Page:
"Penn State is getting a great leader and a guy that has been successful at every level," said Ted Roof, the Nittany Lions' new defensive coordinator. Roof worked with O'Brien under O'Leary at Georgia Tech and O'Brien was the offensive coordinator when Roof was the coach at Duke. In other words, he knows O'Brien as well as anyone.

"He's very articulate and communicates really well with kids. Billy has a real good feel for people and a guy that will be passionate about being the leader of this program. He's the total package," Roof said. "We have known each other a long time and if there's one thing about Billy is that he's genuine and a guy people can trust and believe in."

In recruiting, that's half the battle. He'll need to build relationships and mend some relationships that might have been wounded through the recent scandal. The first recruiting class is always the most difficult to assemble. Add to that the fact that O'Brien is still coaching in New England and there will be some trying times leading up to national signing day.

"I am trying to get ready [for playoff games] and had to put together a brand new staff," O'Brien said. "We are behind and have been here only a few days. We have a lot of work to do. We definitely have to keep the guys we have [committed]. I have watched all their film and like that group a lot. When it's time, we have to get out in the state and get out in the region and work it. We have to let everyone know that we are still in the market for good football players. I love what we have on defense. We need some [offensive] linemen, a quarterback and a running back. We need some guys, but they have to be the right guys."

The Nittany Lions have 15 commits, including their first since O'Brien took over, New Rochelle (N.Y.) Worcester Academy three-star defensive back Jordan Lucas. He committed to Penn State on Monday.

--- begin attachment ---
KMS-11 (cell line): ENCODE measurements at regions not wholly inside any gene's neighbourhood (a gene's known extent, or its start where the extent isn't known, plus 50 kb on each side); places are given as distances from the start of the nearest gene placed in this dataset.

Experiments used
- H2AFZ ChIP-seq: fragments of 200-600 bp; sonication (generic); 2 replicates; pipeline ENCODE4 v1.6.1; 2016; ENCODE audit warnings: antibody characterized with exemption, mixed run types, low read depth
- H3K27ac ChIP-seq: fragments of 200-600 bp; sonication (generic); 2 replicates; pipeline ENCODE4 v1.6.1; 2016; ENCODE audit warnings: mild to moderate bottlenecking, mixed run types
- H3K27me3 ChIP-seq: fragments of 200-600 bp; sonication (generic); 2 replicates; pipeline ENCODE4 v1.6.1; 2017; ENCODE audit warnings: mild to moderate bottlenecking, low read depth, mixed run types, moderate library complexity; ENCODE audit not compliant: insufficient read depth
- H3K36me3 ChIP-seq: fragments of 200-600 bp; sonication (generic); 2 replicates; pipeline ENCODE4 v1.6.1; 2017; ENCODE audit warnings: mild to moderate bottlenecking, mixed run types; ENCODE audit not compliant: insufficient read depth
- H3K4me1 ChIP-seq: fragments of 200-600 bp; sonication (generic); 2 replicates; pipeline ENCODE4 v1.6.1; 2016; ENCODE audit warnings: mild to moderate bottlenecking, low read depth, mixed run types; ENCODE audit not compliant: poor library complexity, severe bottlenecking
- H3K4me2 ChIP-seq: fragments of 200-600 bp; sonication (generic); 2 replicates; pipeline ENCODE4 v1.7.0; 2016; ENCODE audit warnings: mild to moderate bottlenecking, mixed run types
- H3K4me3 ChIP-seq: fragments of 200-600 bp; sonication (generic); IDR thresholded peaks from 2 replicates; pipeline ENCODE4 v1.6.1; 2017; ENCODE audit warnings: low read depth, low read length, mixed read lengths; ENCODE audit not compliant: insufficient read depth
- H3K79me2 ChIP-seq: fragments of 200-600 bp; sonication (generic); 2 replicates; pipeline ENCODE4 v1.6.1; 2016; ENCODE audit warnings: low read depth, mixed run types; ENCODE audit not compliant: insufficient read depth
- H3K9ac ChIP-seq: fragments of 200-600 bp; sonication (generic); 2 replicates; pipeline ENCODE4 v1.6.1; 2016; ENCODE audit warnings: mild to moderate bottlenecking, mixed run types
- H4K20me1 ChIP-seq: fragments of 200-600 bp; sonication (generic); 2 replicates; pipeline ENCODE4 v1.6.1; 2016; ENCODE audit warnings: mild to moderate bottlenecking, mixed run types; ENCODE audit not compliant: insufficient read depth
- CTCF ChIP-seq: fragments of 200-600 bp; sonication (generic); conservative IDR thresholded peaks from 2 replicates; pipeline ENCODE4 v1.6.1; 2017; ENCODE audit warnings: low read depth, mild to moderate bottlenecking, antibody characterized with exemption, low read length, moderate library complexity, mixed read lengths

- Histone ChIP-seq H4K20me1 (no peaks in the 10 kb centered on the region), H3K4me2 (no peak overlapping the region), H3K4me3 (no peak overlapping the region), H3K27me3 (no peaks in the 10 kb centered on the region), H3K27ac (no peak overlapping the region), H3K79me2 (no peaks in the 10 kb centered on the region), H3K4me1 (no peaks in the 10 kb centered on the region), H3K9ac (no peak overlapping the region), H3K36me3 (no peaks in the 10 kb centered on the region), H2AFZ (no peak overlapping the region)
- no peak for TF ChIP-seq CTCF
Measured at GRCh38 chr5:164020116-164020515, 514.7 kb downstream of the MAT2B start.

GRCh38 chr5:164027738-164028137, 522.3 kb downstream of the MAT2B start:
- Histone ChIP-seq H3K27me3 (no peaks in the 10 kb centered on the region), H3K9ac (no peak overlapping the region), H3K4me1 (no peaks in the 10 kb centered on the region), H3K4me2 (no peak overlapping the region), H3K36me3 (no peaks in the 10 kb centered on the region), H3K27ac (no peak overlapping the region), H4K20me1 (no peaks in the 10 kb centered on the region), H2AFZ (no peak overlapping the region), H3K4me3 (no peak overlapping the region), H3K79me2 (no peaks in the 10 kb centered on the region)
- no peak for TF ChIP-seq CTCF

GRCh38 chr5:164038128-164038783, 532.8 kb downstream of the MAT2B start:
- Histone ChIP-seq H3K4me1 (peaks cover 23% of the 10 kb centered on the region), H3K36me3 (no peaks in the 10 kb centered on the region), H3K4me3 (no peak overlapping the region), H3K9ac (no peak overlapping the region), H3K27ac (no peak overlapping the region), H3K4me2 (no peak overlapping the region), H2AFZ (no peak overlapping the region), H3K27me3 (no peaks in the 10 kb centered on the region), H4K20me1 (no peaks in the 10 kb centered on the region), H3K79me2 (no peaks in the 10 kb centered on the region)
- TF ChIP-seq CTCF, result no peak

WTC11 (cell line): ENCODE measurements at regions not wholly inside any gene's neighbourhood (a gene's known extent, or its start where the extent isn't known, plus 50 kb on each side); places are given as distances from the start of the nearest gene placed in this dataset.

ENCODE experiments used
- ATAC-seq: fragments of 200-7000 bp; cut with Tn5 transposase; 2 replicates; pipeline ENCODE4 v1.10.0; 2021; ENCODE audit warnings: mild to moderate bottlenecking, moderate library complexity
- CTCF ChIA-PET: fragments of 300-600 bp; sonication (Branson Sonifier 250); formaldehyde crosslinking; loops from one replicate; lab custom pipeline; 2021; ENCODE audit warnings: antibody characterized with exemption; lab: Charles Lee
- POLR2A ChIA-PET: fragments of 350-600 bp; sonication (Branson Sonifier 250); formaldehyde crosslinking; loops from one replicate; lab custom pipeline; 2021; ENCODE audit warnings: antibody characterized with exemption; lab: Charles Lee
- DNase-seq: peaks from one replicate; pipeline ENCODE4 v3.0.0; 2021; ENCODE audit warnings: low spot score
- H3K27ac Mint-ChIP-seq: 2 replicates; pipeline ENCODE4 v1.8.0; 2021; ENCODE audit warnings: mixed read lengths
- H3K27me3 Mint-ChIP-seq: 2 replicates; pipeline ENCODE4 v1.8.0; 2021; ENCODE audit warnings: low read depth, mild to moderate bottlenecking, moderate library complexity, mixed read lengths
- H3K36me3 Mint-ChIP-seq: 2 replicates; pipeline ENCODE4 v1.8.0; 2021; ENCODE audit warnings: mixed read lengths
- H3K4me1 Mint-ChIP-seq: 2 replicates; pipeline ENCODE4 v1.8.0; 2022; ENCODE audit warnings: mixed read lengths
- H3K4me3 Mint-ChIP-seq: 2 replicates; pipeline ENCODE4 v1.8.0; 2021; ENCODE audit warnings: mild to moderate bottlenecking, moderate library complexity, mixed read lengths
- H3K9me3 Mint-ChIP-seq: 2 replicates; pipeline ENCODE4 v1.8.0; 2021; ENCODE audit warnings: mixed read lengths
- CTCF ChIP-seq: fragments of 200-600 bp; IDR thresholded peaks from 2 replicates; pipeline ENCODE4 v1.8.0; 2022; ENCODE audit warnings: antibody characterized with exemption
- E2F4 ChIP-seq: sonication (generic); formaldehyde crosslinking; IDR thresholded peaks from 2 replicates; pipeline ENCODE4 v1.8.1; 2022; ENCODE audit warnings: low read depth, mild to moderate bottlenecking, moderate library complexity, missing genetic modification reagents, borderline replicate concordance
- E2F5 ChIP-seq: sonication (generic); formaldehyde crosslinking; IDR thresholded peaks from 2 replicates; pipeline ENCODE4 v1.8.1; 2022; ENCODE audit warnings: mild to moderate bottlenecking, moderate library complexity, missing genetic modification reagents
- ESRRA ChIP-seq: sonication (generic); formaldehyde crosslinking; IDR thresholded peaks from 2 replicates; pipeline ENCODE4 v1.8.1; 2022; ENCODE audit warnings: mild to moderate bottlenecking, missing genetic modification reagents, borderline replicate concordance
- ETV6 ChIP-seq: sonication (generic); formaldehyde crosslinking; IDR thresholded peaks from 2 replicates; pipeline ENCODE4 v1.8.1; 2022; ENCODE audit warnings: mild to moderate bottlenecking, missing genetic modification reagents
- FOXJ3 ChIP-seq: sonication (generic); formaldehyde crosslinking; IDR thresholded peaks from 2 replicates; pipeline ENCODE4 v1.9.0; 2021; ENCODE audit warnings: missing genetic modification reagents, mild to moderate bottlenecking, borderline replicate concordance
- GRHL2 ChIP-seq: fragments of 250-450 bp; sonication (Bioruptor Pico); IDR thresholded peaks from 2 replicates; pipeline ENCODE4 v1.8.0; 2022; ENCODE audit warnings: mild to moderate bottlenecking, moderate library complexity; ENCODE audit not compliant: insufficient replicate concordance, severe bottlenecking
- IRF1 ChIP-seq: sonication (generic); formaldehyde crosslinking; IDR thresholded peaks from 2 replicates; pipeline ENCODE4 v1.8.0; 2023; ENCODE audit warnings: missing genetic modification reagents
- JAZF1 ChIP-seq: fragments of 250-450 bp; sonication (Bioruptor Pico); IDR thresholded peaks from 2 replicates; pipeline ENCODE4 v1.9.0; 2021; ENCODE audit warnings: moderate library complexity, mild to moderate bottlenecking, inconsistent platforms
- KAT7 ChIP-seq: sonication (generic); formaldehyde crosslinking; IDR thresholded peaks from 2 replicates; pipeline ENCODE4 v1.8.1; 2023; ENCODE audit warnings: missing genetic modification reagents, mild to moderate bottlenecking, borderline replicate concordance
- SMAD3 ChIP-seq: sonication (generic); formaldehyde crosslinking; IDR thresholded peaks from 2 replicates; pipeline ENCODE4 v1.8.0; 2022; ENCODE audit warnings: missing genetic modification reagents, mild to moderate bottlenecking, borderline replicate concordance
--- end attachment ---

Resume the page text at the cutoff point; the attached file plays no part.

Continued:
O'Brien and his staff meet every night via conference call. Official visits are going on and his coaches are on the road recruiting. First impressions will go a long way.

"I have known Billy because he recruited our school when he was at Georgia Tech and Duke," said Jeff Weachter, the coach at Harrisburg (Pa.) Bishop McDevitt. "He's a guy that I have always been very impressed with. He's a good guy with a lot of energy. And he's putting together an impressive staff. And remember one thing, they are still Penn State. It's Penn State. I think they will do very well in recruiting in the years to come. And I expect them to be much more aggressive in recruiting than what we saw before."

O'Brien has put together a notable staff, including Larry Johnson, a holdover from the Paterno staff who is one of the nation's best recruiters. In addition, he's bringing in four coaches who have won national championships at four different programs: Roof (Auburn), wide receiver coach Stan Hixon (LSU), offensive line coach Mac McWhorter (Texas) and linebacker coach Ron Vanderlinden (Colorado).